I agree that getting the most useful information at report and prioritizing based on that will be key. I come in for third shift, so it's slightly different because some of my patients are (theoretically) sleeping. If you have a complete handoff report, you shouldn't need to do much research, if any, before seeing your patients. I am personally not as concerned with what a note/lab/computer charting says, as I am with putting my eyes, ears and stethoscope on the patient. I would estimate that report is usually done between 11:30 and 11:40pm. By 12:30am, I've usually seen everyone, in order of most critical to least, and I've done my safety check- name and date of birth compared with bracelet, checked what's hooked up to the patient- IV, O2, Foley, etc., and asked if they are having any pain. It doesn't always work out that way because if patient's number 2, 3 and 4 all need pain meds, now we're past 1am before I've seen the others.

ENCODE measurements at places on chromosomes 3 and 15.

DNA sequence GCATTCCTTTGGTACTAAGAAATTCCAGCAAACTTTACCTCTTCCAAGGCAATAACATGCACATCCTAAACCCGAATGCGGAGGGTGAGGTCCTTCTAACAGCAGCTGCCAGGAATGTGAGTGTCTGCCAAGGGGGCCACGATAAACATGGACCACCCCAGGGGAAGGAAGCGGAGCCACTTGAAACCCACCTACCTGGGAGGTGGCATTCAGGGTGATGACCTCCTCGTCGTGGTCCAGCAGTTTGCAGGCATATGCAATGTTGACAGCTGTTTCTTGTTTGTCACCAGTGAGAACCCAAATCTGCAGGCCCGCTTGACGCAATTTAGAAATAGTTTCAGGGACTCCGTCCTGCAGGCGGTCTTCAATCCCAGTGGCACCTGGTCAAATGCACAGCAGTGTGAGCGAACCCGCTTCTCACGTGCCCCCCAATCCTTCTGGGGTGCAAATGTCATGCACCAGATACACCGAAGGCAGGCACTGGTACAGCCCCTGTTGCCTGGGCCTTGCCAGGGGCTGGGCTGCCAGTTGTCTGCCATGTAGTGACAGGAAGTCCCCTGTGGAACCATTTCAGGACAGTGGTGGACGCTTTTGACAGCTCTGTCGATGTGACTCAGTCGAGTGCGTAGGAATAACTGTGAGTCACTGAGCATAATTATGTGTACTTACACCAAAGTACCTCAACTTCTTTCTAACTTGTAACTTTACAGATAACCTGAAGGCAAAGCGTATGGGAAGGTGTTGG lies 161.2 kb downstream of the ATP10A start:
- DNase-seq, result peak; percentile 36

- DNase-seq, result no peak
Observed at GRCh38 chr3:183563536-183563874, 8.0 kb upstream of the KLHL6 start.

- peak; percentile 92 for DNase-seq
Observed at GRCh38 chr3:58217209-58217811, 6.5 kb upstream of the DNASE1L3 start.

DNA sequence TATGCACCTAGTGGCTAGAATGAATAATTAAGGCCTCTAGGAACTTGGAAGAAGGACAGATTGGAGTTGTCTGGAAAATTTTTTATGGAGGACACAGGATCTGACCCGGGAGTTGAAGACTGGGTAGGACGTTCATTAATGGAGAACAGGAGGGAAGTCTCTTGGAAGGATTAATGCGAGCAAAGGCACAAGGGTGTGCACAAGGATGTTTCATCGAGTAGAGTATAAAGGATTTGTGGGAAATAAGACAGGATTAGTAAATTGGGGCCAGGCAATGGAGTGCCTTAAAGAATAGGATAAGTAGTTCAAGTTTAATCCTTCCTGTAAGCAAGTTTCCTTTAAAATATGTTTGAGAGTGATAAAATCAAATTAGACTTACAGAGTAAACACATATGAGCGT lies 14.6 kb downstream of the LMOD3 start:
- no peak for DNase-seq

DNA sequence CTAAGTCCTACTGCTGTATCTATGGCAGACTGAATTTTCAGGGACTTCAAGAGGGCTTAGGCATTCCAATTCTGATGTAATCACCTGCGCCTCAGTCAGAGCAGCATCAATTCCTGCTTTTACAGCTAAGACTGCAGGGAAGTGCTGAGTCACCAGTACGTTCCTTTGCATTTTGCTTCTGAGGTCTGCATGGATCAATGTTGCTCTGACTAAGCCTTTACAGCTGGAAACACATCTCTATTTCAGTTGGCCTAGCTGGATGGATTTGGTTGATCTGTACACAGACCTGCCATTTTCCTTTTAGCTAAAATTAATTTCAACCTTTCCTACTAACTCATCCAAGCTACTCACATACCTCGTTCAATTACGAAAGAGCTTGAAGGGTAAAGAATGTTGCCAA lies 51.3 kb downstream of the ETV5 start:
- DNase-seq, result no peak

Use your available resources. If you're lucky enough to take report on all your patients from one nurse, ask them- based on this assignment, how would your prioritize my next steps? Everyone was a student at one point, and everyone was a new nurse. There's no problem with asking a question to help you learn the best approach and any nurse should be willing to spend a minute to go over the assignment quickly for prioritizing. After you've seen everyone, then you read the notes, labs, etc. If you see a sodium level of 126, you might be very concerned, but if you've been in and spoken with your patient and there no complaints of weakness, fatigue, headache, muscle cramps, etc- that's might not be out of the person's baseline. Also, many people will share with you important information like "my sodium always runs low because I drink a lot of water", during an initial conversation.
It will all come with time, don't worry too much, you sound like you're very much on the right track. And meds will come with time, you'll start seeing some of them over and over and will not need as much work there. Good luck!